Watching children running around the athletic field in a town sports league, you can’t tell the public school kids from the private school kids. At school bus stops, in the morning, the only clue about which are which may be that one group wears uniforms (which aren’t always much more definitive than “business casual” attire).
That’s the thought that came to mind when reading the quotes that Providence Journal reporter Linda Borg collected in opposition to the school choice legislation that Rep. Elaine Coderre (D, Pawtucket) submitted last week:
“We don’t want taxpayer money to pay tuition at private and parochial schools,” said Robert Walsh, executive director of the National Education Association, Rhode Island. “It’s bad public policy because public dollars should go to public schools.”
“This is a blank check,” said Steven Brown, executive director of the Rhode Island Affiliate of the American Civil Liberties Union. “There is no limit to the amount of tax money that could be used to send children to private or parochial schools. This would further erode the money available for public education.”
Put aside the question of why the ACLU is commenting on school choice legislation at all (much less, doing so in opposition to increased liberty). And take into account that the National Education Association, Rhode Island, has a clear and obvious financial interest in restricting Rhode Islanders to government-run schools as much as possible.
We, in the public, need to start giving some consideration to what is meant by “public dollars” and “public education.”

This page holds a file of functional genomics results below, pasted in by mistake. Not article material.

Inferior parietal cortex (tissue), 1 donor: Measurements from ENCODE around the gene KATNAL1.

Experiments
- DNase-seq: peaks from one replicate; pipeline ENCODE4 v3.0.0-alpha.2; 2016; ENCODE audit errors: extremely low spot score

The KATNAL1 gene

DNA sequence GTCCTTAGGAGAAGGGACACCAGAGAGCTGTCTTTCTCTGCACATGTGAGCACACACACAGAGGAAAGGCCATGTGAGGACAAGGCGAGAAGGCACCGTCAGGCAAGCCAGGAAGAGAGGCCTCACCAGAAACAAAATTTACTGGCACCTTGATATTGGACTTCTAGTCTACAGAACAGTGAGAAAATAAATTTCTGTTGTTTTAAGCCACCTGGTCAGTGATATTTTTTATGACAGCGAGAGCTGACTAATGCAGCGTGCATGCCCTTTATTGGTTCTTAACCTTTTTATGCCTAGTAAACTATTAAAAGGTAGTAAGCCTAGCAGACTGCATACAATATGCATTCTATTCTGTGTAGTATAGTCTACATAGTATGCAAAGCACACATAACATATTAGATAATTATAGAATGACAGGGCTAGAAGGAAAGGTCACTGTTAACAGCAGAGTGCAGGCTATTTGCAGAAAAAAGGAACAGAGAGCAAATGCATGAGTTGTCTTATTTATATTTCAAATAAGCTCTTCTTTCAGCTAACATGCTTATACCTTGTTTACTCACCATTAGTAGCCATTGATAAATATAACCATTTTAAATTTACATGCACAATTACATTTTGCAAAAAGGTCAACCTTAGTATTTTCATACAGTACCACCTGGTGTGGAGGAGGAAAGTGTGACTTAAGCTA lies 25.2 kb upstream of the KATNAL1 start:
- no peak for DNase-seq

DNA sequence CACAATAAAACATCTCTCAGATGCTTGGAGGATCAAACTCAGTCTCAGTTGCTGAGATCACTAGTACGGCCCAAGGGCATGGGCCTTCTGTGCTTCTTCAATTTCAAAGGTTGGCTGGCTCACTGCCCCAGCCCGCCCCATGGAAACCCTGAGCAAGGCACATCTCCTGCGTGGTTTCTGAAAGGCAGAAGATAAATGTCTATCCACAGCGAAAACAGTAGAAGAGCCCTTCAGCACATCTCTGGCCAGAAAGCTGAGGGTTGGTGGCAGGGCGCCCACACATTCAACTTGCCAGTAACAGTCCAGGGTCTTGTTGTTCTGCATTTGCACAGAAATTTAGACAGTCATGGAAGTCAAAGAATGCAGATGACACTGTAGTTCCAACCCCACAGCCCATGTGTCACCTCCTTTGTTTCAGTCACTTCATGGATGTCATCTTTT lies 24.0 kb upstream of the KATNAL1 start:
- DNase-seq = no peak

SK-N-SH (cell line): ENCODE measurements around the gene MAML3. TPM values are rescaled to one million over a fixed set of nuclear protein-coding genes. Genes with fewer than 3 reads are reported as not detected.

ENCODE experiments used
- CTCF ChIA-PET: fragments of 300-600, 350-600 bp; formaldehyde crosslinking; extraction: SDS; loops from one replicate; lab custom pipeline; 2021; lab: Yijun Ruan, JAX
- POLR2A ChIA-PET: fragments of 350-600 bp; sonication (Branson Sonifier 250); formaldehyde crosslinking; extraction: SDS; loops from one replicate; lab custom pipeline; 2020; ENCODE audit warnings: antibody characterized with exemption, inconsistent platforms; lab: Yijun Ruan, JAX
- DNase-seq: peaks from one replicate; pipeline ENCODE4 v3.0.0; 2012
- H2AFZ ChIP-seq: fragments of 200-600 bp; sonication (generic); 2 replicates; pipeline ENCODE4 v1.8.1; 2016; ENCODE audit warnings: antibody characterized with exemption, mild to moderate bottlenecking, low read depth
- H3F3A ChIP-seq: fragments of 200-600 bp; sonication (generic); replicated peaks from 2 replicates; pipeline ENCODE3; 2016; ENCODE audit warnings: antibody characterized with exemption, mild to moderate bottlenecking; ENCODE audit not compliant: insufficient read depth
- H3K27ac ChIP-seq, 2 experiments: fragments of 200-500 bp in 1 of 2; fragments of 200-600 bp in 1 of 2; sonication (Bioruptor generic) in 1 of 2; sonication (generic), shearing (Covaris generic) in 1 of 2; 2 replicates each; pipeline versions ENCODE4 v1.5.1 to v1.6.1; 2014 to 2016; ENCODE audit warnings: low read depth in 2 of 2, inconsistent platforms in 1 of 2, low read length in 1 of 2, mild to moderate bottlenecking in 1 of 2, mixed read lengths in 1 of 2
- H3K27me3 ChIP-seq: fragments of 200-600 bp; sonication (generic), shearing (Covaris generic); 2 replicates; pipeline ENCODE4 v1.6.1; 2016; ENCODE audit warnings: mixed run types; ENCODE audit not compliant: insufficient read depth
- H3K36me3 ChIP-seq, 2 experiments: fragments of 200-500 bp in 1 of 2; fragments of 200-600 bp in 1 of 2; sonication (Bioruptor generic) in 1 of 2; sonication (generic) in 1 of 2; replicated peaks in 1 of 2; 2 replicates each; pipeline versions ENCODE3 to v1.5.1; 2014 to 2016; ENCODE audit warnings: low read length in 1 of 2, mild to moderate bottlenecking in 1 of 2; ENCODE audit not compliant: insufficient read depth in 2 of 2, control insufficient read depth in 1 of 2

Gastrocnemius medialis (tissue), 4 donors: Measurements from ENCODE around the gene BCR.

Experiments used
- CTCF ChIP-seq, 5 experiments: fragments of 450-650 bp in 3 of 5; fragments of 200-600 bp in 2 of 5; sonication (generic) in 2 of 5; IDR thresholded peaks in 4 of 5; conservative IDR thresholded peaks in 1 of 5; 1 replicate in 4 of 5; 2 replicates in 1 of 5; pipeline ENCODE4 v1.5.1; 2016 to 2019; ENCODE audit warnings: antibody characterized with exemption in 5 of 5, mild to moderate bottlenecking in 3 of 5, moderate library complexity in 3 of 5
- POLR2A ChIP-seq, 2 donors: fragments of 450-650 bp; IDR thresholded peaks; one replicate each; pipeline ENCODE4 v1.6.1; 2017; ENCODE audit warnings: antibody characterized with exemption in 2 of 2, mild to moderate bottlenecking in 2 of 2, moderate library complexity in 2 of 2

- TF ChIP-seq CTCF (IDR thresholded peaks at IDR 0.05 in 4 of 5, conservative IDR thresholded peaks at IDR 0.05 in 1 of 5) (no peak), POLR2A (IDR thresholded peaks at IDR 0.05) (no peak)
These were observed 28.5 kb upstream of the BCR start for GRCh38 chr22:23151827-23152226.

Simply put, Rhode Island is not its government. It is a society of families who live within the geographical and cultural boundaries that define the Ocean State and that define Rhode Islanders. Our economy is not just the money that filters through state and local government. Our children are not just the children who attend schools that are directly under the control of the state Department of Education.
Our education system is the total strategy by which our local society educates itself. The children of Rhode Island enter school when they are young, and they walk off the graduation stage as Rhode Islanders whether they count in the statistics for the government schools, the diocese schools, the Jewish schools, the Montessori schools, or any other schools.
The irony is that, when Bob Walsh talks about “public dollars,” he means money that the government takes from the public by force of law to be spent in ways that the government thinks best. When it comes time to debate how “public dollars” should be spent, we find that it’s almost all untouchable — wrapped up in long-term contracts, mandated by state and federal laws, and generally subject to obscure accounting gimmicks.
When Steven Brown talks about “public education,” he means schools operated by people within government, with control increasingly moving to bureaucrats who aren’t even Rhode Islanders. He doesn’t mean schools operated by members of the Rhode Island public.
Nobody is better situated than a child’s parents to determine what school and what sort of education would best suit his or her needs. If we think of Rhode Island education in terms of how we ensure that Rhode Islanders are educated, then it’s only a matter of justice, fairness, and pragmatic efficiency that parents should have access to schools whether or not they are operated by the local teachers union, the state education commissioner, or a federal government bureaucrat.